I had an epiphany this weekend that my mid-life crisis is going to be pretty boring. I realized this while I was browsing classified ads for telescopes over at Astromart. What’s that? Why would I be thinking about a mid-life crisis while looking at telescopes? Why was I looking at telescopes at all? Well, that’s a long story.
Before I became a computer dork in high school, one of my first dorky loves was astronomy. My parents had bought me a now classic Edmund “Astroscan” 4 inch Newtonian telescope. This was a simple enough machine to use. The scope was a short tube with a small red bowling ball attached to the bottom where the mirror sat. You pointed the thing at the sky by rolling it around on its red ball-shaped base. Then light from the stars went into the tube, reflected off a mirror at the bottom and then a smaller mirror at the top. You can then look through an eyepiece at the top of the telescope.
I loved the little red ball, and I devoured all of the literature available to me at the time, mostly in the form of the classic Astronomy and Sky and Telescope magazines. I remember the awesome back cover ads with the orange Celestrons. I remember the first writeup of the now iconic Dobsonian telescope in S&T. I even wrote a letter to John Dobson himself, who was gracious enough to reply to an enthusiastic 14 year old. I then had an extended period of time in junior high when I considered building my own larger telescope. I went so far as to scam a subscription to a magazine about the subject: Telescope Making, published by the same people that put out Astronomy. This project never materialized. Instead I started to get interested in computing machines, initially motivated by the notion of building a piece of software to generate astronomical charts, and maybe even control a telescope. I soon realized that my real talents did not lie in building physical machines, but rather abstract machines made out of patterns of electricity.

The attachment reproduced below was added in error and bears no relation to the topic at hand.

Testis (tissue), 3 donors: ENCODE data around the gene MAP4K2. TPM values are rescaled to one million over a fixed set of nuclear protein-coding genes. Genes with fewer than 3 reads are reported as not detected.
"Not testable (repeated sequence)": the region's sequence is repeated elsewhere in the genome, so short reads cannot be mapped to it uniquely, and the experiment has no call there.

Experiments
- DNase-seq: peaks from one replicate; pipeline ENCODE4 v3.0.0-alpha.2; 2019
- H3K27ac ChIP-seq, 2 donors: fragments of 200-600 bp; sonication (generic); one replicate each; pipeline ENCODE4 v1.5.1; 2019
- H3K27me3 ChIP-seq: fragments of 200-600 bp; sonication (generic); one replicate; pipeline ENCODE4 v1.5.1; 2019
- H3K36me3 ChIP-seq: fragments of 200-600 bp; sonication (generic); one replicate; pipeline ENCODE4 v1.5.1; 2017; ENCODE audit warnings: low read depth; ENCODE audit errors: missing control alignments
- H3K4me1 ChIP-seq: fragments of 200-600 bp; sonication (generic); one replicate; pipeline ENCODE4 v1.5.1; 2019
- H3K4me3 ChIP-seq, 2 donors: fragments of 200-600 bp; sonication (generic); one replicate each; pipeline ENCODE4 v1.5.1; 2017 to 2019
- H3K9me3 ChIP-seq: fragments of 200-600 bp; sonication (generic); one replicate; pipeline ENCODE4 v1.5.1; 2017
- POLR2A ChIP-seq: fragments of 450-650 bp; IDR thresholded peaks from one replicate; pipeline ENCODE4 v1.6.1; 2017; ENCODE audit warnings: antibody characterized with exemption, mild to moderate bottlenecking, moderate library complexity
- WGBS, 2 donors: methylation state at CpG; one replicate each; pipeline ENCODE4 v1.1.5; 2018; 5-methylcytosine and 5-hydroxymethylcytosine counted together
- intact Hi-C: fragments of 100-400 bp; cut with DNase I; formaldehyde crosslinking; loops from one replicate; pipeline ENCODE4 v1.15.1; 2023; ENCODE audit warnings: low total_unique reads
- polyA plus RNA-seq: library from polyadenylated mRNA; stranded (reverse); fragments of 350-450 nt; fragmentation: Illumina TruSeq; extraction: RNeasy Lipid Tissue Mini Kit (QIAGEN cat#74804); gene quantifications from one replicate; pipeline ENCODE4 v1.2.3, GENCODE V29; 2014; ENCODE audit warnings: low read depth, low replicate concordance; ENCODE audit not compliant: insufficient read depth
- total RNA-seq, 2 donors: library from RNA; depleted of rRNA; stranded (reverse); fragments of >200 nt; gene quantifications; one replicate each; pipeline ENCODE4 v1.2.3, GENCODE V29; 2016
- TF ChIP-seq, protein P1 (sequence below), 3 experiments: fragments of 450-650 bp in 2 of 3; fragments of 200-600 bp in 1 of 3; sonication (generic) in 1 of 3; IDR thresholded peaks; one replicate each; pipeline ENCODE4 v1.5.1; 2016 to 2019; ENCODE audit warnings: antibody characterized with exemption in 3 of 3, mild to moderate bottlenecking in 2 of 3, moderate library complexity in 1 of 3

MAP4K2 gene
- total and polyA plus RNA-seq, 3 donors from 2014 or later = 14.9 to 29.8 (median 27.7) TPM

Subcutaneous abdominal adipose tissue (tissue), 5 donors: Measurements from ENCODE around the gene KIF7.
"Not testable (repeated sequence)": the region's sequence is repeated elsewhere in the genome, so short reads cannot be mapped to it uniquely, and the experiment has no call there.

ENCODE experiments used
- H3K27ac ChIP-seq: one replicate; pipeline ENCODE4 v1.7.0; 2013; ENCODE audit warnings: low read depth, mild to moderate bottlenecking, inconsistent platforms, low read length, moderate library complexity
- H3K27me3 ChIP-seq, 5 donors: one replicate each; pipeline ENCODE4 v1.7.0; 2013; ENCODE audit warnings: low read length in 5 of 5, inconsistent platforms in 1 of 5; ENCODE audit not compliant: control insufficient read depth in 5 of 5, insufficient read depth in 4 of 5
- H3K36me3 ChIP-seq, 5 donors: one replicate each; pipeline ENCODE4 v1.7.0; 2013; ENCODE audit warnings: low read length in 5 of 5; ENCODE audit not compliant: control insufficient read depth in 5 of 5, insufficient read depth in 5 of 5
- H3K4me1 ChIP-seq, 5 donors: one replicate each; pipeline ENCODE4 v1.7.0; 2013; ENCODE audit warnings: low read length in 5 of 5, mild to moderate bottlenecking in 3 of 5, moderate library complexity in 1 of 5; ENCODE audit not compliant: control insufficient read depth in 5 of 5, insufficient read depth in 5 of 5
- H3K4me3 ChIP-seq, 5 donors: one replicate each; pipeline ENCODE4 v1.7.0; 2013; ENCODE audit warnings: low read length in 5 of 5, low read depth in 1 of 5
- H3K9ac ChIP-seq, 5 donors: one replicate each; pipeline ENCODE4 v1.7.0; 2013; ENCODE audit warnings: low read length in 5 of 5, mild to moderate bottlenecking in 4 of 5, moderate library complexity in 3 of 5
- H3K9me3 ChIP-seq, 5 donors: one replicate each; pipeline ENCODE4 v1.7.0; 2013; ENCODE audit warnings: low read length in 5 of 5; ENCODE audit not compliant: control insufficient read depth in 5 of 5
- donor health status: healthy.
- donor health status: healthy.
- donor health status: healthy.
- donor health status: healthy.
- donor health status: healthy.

I came back to all this a few weeks ago when I found out that some publishing company had made the entire run of Telescope Making magazine available for download on the Internet. You can find it in google. One thing led to another and I was soon buried by a wave of nostalgia. I had kept a cursory eye on astronomical matters over the years by buying the odd issue of S&T but I had never dug deeply into it. But these days the Internet lets you dig into anything as deeply as you want with just a few clicks of the mouse and visits to Google.
The best of the sites I found is clearly Cloudy Nights which contains all manner of discussions of interest to the astro-dork. From there, you can then visit Uncle Rod who seems to have used every telescope made between now and around fifty years ago. And of course there is Astromart.
A lot has happened in amateur astronomy since I stopped paying attention. Meade and Celestron are still the big players, but both almost went out of business. Meade is now fighting its way back. Celestron is owned by the Chinese. The Chinese appear to own most of the rest of the optical industry as well. This has had the effect of making many things, like exotic refractor telescopes, into reasonable affordable commodity items.